Throttling calorimeter. Figure 6 shows the typical form of a throttling steam calorimeter. Steam is flowing from a vertical main steam line through the sampling nipple. The steam then flows around the first measuring thermometer cup, then passes through a 1/8-in. orifice in a disk between two flanges, around the second measuring thermometer cup, and then is released to the atmosphere. The instrument and all pipes and fittings leading to it should be thoroughly insulated to diminish the energy loss that can affect the measurement. The small orifice can have issues with corrosive material flowing through the measuring device. Therefore, proper steam filtration needs to be part of the measuring system. The discharge steam piping needs to be short to prevent any backpressure below the disk area and causing an error in the measurement.
Compact throttling calorimeter. There are many forms of throttling calorimeters, each of which work upon the same principle. A compact throttling calorimeter (Figure 7) consists of two concentric metal cylinders connected to a cap containing a thermometer well. The steam pressure is measured by a gage placed in the steam supply pipe or other convenient location. Steam passes through the orifice (point A in Figure 7) and expands to atmospheric pressure. The steam temperature at this pressure is being measured by a thermometer placed in the cup (point C). To prevent radiation losses, the annular space between the two cylinders is used as an insulating jacket, since steam is being supplied to this space through the hole (point B).
Separating calorimeter.A separating calorimeter (Figure 8) mechanically separates the entrained water from the steam and collects it in a reservoir, where its amount is either indicated by a gage glass or where it is drained off and weighed. The steam passes out of the calorimeter through an orifice of known size so that its total amount can be calculated, or it can be weighed. A gage is ordinarily provided with this type of calorimeter, which shows the pressure in its inner chamber and the flow of steam for a given period, this latter scale being graduated by trial. The instrument, like a throttling calorimeter, should be well insulated to prevent losses from radiation.
A steam-pressure-reducing valve (PRV) station (Figure 9) will work the same way as a throttling calorimeter. In a typical installation of a steam-pressure-reducing station, upstream and downstream pressure measurements, with the addition of a temperature measurement downstream, will provide the continuous online “steam calorimeter” functionality.
When steam passes through an orifice (within the valve internals) from a high steam pressure to a lower steam pressure, as is the case with the throttling calorimeter, no external work has to be done in overcoming a resistance. Hence, if there is no loss from radiation, the quantity of heat in the steam will be exactly the same after passing the orifice as before passing or the valve-inlet heat quantity.
Consider the following parameters for a sample steam quality determination for the system shown in Figure 10:
- Inlet to pressure reducing valve: 150 psig
- Total energy at 150 psig: 1,196 Btu/lb
- Outlet of pressure-reducing valve: 15 psig
- Outlet temperature (saturated conditions) 15 psig: 249.7ºF
- Total energy at 15 psig: 1,164 Btu/lb
- Difference in Btu/lb from high to low pressure: 32 Btu/lb
There is a difference of 32 Btu/lb existing after the pressure-reducing station at the lower steam pressure (15 psig) due to the fact that no external work was accomplished.
The 32 Btu/lb specific energy will create the effect of superheat. Assuming the specific heat of superheated steam to be 0.52, each pound passing through the station will be superheated to 61.5°F (32/0.52). Therefore, the downstream temperature, if 100% steam quality exists, would be 311.2°F.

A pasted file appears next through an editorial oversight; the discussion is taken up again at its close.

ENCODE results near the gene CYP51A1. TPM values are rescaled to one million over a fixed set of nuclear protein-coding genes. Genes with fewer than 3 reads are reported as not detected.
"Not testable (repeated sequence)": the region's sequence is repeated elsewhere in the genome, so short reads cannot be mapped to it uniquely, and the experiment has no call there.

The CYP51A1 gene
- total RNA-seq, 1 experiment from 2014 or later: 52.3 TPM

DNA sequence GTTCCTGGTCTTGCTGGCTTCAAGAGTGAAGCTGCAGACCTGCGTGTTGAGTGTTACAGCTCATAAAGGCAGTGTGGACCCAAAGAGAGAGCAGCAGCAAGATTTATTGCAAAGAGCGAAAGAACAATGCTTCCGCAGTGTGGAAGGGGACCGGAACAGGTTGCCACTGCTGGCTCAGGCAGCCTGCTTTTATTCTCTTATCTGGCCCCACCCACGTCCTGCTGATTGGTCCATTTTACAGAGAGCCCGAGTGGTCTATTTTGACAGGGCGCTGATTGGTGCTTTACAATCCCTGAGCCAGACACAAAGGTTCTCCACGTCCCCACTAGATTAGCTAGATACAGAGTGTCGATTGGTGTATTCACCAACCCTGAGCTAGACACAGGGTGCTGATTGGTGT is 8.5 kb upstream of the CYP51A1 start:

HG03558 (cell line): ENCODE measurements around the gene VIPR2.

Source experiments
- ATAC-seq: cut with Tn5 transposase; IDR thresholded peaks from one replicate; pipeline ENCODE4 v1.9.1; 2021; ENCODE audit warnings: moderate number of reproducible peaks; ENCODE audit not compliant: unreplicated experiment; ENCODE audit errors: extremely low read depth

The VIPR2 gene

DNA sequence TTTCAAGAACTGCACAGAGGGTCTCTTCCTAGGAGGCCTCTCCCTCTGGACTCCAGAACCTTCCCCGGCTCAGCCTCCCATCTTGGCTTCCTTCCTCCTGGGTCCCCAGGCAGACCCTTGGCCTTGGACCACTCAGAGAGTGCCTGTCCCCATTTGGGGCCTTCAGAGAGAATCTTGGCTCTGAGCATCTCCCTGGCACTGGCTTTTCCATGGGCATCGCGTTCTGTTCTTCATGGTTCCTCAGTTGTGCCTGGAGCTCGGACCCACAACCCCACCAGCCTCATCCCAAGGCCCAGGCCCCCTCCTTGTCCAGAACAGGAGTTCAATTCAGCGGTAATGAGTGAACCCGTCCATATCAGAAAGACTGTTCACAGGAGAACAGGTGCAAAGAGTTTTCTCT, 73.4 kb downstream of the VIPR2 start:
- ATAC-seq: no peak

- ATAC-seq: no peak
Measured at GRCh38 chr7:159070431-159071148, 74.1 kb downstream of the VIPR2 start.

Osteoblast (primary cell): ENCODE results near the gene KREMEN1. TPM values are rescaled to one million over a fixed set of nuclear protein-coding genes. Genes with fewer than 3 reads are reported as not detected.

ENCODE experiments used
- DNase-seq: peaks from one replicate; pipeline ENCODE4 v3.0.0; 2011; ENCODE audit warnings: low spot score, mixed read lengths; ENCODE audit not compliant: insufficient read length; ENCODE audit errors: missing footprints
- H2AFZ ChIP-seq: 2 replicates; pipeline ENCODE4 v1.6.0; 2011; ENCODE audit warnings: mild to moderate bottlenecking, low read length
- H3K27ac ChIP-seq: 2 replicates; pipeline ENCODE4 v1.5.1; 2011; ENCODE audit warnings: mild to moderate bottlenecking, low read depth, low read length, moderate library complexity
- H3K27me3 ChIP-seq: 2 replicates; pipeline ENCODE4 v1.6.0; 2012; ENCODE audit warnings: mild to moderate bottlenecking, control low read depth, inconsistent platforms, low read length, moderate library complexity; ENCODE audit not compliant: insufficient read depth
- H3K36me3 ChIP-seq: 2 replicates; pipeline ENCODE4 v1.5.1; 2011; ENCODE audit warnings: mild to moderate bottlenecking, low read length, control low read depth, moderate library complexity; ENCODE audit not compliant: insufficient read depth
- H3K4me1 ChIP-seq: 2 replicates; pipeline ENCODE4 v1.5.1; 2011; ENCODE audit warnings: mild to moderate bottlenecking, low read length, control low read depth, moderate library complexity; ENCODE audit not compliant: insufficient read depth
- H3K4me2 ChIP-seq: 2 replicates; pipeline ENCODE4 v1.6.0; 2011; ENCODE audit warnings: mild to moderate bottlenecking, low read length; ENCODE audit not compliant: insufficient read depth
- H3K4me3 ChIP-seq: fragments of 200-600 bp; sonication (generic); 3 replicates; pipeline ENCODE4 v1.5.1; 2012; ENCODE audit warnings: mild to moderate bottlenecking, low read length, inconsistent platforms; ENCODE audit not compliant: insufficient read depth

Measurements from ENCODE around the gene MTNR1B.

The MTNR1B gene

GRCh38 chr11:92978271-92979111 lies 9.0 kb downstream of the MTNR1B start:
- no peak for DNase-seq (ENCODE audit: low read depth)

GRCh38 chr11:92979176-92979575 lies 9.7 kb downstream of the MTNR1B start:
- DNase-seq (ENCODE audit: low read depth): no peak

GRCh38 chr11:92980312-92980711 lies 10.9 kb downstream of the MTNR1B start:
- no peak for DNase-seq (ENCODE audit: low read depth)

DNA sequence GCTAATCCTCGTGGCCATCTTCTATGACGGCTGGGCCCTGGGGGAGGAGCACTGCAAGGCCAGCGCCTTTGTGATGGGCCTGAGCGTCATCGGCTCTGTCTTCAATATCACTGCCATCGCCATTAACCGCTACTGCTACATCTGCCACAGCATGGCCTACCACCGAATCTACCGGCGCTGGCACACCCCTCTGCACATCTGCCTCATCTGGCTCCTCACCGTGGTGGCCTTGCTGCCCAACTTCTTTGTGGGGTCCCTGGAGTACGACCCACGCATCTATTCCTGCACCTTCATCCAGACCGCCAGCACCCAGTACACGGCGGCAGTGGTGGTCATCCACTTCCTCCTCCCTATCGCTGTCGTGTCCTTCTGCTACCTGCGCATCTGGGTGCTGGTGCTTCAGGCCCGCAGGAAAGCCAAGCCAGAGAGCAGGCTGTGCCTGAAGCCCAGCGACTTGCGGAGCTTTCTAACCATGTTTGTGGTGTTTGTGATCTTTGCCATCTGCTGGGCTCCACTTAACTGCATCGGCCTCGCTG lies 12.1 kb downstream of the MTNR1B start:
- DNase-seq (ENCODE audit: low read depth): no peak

For the example, if the steam had contained 1% moisture, it would have contained less heat units per pound than if it were dry steam. Since the latent heat of steam at 150 psig is 857.4 Btu/lb, it follows that the 1% of moisture would have required 8.5 Btu/lb to evaporate it, leaving only 23.5 Btu/lb (32 – 8.5) available for superheating. Hence, the superheat would be 45.1°F (23.5/0.52), as against 61.5°F for dry steam.
The degree of superheat for other percentages of moisture may be determined. The action of the throttling calorimeter is based upon several parameters, as follows:
- H = total heat of one lb of steam (inlet steam pressure) to the valve station
- L = latent heat of steam at the inlet to the valve station
- h = total heat of steam at the reduced steam pressure or outlet of the valve station
- t 1 = temperature of saturated steam at the outlet of the pressure reducing station or the reduced steam pressure
- t 2 = temperature of saturated steam pressure at the inlet to the pressure reducing valve station
- 0.52 = specific heat of saturated steam at the outlet steam pressure at the outlet of the valve station
- x = proportion by weight of moisture in steam
The difference in Btu/lb of steam at the inlet valve station pressure and after passing the orifice (valve internals) is the heat available for evaporating the moisture content and superheating the steam. Therefore, the following expressions are given:
H – h = x L + 0.52 ( t 2 – t 1)
x = [ H – h – 0.52 ( t 2 – t 1)]/ L
Almost invariably, the lower pressure is taken as that of the atmosphere. Under such conditions, h = 1,163.9 and t 1 = 249.5°F.
A slight error may arise from the value used as the specific heat of superheated steam at the example lower steam pressure of 15 psig: 0.52. However, any error resulting from its use will be negligible. ■
1. Ganapathy, V., “Steam Plant Calculations Manual,” 2 nd Edition, CRC Press, 1993.
Kelly Paffel is the technical manager at steam-engineering firm Inveno Engineering, LLC (Unit 320, 16215 Marsilea Pl., Naples, FL, 34110; Phone: 239-289-3667; Website: www.invenoeng.com; Email: firstname.lastname@example.org). Paffel has 42 years of experience in steam and power operations, and is an experienced lecturer who has published many technical papers on the topics of steam system design and operation. He is known for writing “Steam System Best Practices,” which are used by plants and engineers globally to ensure proper operation of steam and condensate systems.
For more information on this topic, see Steam Quality Considerations, Chem. Eng. pp. 42–50, May 2020